Most of the box office deficit when compared to last year can be blamed on the mediocre debut of "Covenant" which took in less than one-third of the $30.1M bow the studio saw in 2005 this weekend with its last post-Labor Day scarefest "The Exorcism of Emily Rose." The rest of the top ten this weekend grossed a combined $40.4M which was almost identical to the $40.6M from the corresponding films from last year.
Opening in second place was the crime thriller "Hollywoodland" with an estimated $6M from only 1,548 theaters for Focus. The R-rated tale examining the investigation behind the death of Superman actor George Reeves averaged a mild $3,881 per site. That was good enough to be the best average among all wide releases. Starring Adrien Brody, Diane Lane, and Ben Affleck, "Hollywoodland" received mixed reviews from critics, but did manage to win the best actor prize over the weekend at the Venice International Film Festival for Affleck’s portrayal of Reeves.
Bowing in fourth place was Thai action star Tony Jaa‘s "The Protector" with an estimated $5M from 1,541 sites. Averaging a lukewarm $3,265, the R-rated pic from The Weinstein Co. generated an opening weekend average similar to the $3,449 figure that Jaa’s "Ong Bak" posted last year when it opened to $1.3M from only 387 theaters.
Action star Jason Statham‘s "Crank" dropped a hefty 54% in its second weekend to an estimated $4.8M pushing its cume to $19.9M. After ten days, the Lionsgate release is running slightly ahead of the $17.2M that Statham’s 2002 film "The Transporter" made during the same time period, but behind the $30.3M of its sequel from last year. Look for "Crank" to finish up with $27-30M. Enjoying the smallest decline in the top ten was the Edward Norton-Paul Giamatti mystery "The Illusionist" which dipped just 25% to an estimated $4.6M. Yari Film Group has collected $18.1M thus far.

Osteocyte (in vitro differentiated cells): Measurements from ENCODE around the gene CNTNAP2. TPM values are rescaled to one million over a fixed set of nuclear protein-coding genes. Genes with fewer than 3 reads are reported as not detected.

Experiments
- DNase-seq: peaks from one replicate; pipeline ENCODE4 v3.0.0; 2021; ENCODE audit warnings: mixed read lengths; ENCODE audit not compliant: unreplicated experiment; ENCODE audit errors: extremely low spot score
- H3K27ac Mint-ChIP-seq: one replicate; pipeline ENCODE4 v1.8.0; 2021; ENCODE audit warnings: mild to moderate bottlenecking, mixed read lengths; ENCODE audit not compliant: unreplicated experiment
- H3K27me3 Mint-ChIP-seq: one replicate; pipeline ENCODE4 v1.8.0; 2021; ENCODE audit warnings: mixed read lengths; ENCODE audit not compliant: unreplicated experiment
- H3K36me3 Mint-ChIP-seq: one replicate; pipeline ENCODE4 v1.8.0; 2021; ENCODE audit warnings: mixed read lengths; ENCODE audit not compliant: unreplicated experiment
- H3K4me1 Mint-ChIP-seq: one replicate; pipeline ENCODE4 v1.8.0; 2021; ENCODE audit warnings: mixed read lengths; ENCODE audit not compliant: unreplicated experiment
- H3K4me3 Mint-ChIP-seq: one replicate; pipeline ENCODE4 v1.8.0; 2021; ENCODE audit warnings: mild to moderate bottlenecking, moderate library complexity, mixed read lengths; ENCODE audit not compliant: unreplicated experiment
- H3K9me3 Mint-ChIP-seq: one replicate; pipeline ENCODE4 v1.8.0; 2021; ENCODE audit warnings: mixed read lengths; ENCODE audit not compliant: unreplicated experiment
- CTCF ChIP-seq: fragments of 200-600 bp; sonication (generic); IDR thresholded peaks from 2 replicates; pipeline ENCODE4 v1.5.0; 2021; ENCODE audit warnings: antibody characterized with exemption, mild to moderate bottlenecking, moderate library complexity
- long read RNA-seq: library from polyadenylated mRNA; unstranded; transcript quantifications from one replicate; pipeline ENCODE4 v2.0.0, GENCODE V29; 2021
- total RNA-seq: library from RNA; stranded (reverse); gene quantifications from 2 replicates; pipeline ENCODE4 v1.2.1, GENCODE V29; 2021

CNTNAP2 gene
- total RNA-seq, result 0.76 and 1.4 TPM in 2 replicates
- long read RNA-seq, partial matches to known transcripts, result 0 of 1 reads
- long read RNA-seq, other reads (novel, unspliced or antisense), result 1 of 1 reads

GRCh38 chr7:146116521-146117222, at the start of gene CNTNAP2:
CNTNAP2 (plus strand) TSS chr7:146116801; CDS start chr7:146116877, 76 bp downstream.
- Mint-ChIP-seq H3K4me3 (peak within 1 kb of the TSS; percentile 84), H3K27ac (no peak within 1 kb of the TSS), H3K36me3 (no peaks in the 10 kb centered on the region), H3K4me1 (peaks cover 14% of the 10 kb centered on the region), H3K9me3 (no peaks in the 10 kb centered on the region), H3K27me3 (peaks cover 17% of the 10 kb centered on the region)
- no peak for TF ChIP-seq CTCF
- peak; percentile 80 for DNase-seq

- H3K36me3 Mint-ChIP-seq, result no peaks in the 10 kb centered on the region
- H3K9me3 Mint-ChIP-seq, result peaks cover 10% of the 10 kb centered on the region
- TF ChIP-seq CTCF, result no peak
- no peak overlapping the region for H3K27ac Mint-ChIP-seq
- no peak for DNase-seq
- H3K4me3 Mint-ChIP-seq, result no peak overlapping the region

Following close behind with an estimated $4.4M was Fox Searchlight’s "Little Miss Sunshine" which dropped 42%. Total to date is a solid $41.6M. Nicolas Cage‘s suspense thriller "The Wicker Man" fell 57% in its second weekend to an estimated $4.1M. With only $17.5M in ten days, the Warner Bros. release looks on course to reach a disappointing $25M.
"Talladega Nights," the highest-grossing film since Johnny Depp’s "Pirates" sequel set sail, dropped 51% in its sixth lap to an estimated $3M boosting Sony’s total to $142.2M. Rounding out the top ten was Paramount’s hit toon "Barnyard," the only major kidpic in release, which grossed an estimated $2.6M. Off 47%, the PG-rated comedy has grossed a healthy $66.9M to date.
Three August releases dropped out of the top ten this weekend. Paramount’s "World Trade Center" took in an estimated $2.5M, down 46%, for a $67.1M sum. The $65M Nicolas Cage drama should end with a solid $71-74M final. Universal’s teen comedy "Accepted" collected an estimated $2.5M as well, off 45%, and upped its total to $32.3M. A $35-37M final grade is in store for the $23M production.
Buena Vista’s surprise hit dance drama "Step Up" dropped 45% in its fifth weekend to an estimated $2.5M. With $61.6M in the bank, the teen pic looks to finish with around $65M.
The top ten films grossed a puny estimate of $49.4M which was down 30% from last year when "The Exorcism of Emily Rose" debuted at number one with $30.1M; and down 16% from 2004 when "Resident Evil: Apocalypse" opened in the top spot with $23M.
Author: Gitesh Pandya, www.BoxOfficeGuru.com